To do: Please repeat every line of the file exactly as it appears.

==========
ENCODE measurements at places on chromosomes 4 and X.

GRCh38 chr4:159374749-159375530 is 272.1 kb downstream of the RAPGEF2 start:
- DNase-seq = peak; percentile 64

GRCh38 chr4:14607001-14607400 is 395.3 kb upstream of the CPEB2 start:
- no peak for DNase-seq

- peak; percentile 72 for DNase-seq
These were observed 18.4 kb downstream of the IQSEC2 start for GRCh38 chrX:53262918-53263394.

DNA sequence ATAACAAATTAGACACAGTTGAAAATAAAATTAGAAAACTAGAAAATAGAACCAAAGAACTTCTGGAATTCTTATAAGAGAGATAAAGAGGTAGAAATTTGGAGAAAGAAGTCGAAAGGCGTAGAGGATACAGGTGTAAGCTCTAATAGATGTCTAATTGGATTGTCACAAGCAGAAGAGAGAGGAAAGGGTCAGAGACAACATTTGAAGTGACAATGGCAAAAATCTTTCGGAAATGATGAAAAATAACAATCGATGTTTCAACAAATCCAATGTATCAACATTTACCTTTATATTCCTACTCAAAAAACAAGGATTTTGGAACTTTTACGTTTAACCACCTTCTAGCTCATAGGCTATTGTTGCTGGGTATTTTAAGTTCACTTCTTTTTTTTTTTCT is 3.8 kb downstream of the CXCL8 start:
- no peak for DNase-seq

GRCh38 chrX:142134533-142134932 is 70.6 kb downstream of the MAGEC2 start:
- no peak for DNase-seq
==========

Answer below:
ENCODE measurements at places on chromosomes 4 and X.

GRCh38 chr4:159374749-159375530 is 272.1 kb downstream of the RAPGEF2 start:
- DNase-seq = peak; percentile 64

GRCh38 chr4:14607001-14607400 is 395.3 kb upstream of the CPEB2 start:
- no peak for DNase-seq

- peak; percentile 72 for DNase-seq
These were observed 18.4 kb downstream of the IQSEC2 start for GRCh38 chrX:53262918-53263394.

DNA sequence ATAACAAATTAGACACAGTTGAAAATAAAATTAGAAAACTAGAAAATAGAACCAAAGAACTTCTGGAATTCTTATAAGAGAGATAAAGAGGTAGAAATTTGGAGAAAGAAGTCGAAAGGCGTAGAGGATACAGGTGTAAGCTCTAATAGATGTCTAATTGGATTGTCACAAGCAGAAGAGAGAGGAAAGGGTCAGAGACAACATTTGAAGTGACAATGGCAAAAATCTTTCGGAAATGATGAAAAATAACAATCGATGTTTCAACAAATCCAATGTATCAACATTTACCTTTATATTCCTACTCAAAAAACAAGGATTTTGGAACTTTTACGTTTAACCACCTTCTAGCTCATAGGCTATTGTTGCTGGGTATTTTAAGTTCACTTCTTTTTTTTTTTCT is 3.8 kb downstream of the CXCL8 start:
- no peak for DNase-seq

GRCh38 chrX:142134533-142134932 is 70.6 kb downstream of the MAGEC2 start:
- no peak for DNase-seq